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Institutionalists

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  1. Institutionalists ECON 205W Summer 2006 Prof. Cunningham

  2. What is Institutionalism? • Institution: an organized pattern of group behavior; well-established and accepted as a basic part of the culture. • Also referred to as Evolutionary Economics. • Seeks to: • Understand society’s normative priorities, and the direct implementation of the collective values of a particular culture. • Describe the organization and control of the economic system and its historical evolution.

  3. What is Institutionalism? (2) • Methodology • Concepts and Agenda • Themes • Conclusions • Lasting Contributions • Focus on social institutions in mainstreams economics • Policy implications • Vocabulary of discussion • Association for Evolutionary Economics, Journal of Economic Issues • Keynesian, Post Keynesian and other groups have taken over much of Institutionalism’s ground

  4. Thorstein Veblen (1857-1929) • Background • “Probably the most significant, original, and profound social theorist in American history.” • Multidisciplinary • Human behavior is based on discernible patterns called “instincts.” • Thought human history is the evolution of social institutions. • Growth and development are the cumulative result of a process of habituation. • It is culture and social institutions that differentiate humans from other animals.

  5. Veblen (2) • Traits or instincts that arise underly all of human behavior and are inter-related in a fundamental way. • They form a fundamental antagonistic dichotomy in nearly all societies. • Two clusters of traits in perpetual conflict: • Cluster I: Related to Workmanship • Cluster II: Related to Exploitation (Predatory Instinct) • The conflict between these two and the social institutions created to deal with this conflict, was the central point of Veblen’s social theory.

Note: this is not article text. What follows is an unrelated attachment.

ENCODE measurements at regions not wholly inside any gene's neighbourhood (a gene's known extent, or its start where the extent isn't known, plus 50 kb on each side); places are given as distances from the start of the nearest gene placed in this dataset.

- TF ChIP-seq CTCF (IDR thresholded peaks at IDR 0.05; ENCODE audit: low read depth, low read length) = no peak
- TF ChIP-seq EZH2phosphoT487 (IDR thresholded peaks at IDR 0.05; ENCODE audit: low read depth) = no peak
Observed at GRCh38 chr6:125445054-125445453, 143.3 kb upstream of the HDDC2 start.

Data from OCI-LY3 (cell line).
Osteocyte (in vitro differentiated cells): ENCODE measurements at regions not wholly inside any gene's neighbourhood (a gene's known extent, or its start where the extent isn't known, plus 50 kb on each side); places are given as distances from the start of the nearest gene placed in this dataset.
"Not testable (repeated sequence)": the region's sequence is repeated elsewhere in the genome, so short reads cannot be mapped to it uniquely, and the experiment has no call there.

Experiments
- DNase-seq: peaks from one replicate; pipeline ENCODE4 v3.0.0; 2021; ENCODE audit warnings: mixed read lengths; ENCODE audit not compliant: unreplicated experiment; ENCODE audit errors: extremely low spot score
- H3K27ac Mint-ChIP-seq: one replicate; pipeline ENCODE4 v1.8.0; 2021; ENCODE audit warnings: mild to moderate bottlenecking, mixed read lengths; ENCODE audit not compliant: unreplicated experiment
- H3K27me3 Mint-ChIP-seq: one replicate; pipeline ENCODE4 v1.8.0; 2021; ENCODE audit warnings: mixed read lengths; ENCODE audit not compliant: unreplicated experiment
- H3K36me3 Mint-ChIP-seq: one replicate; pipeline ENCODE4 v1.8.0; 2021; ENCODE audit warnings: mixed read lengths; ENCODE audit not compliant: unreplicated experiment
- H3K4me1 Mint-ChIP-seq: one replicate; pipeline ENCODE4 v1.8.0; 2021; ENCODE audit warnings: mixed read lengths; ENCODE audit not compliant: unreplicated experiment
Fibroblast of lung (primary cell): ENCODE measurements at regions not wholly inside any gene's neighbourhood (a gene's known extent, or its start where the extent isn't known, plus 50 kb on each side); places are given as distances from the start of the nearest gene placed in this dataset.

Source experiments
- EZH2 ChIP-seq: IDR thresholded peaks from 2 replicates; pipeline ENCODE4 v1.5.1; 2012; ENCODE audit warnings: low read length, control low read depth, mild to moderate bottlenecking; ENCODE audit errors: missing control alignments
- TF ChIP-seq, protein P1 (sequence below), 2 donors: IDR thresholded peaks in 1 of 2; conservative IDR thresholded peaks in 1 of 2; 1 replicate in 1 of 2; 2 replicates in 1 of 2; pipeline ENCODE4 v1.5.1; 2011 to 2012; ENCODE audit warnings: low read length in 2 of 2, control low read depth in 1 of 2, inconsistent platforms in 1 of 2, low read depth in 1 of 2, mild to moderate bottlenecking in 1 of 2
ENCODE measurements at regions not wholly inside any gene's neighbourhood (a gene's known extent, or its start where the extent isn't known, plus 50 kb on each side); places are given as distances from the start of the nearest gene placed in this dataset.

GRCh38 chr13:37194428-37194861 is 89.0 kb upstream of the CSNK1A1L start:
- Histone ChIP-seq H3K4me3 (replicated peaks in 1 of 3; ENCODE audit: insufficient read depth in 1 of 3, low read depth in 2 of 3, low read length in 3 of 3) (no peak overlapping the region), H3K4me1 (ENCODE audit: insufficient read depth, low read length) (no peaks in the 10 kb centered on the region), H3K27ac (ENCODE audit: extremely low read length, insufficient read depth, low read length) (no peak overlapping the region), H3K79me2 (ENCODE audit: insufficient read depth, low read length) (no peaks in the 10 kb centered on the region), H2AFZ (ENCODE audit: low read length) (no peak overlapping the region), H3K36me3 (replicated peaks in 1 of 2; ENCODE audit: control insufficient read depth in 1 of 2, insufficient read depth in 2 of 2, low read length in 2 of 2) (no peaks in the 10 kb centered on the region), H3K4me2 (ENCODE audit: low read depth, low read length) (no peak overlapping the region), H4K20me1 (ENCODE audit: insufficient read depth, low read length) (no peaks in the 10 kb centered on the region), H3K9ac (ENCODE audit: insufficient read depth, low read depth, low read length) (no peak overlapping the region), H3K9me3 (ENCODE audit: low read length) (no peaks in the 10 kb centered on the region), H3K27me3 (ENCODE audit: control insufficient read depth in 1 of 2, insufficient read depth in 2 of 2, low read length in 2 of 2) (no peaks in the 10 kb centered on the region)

6. Veblen (3) • Critique of Neoclassical Economics. • Simple product of Benthamite Utilitarianism • Attacked consumer sovereignty,saying society might be better off if gov’t directed production. • Neoclassical economics is static. • Simplistic view of human nature and social institutions • Equates hedonism with human nature • Offers his own perspective on the purposes of neoclassical theory.

  7. Veblen (4) • Insists that production is always social and cultural • Production requires human beings to share knowledge and skills • Categorizing inputs and land, labor, and capital is peculiar to capitalism. • The categories of wages, rents, and interest are flawed and problematic. • Neoclassical theory is designed to obscure the fundamental antagonism between capitalists and workers.

  8. Veblen (5) • Rejects (private) property rights. • Production is inherently social. • Private property originated in brute coercive force and is perpetuated by force and by institutional and ideological legitimization. • Capitalism leads to the subjugation of women.

  9. Veblen (6) • Basic Conflicts • Business vs. Industry • Salesmanship vs. Workmanship • Exploitation vs. Workmanship • Ideals of workmanship vs. the leisure class • Workmanship is an instinct. People have a proclivity for achievement, not effort. • Concerns of the managerial class, the pursuit of profit.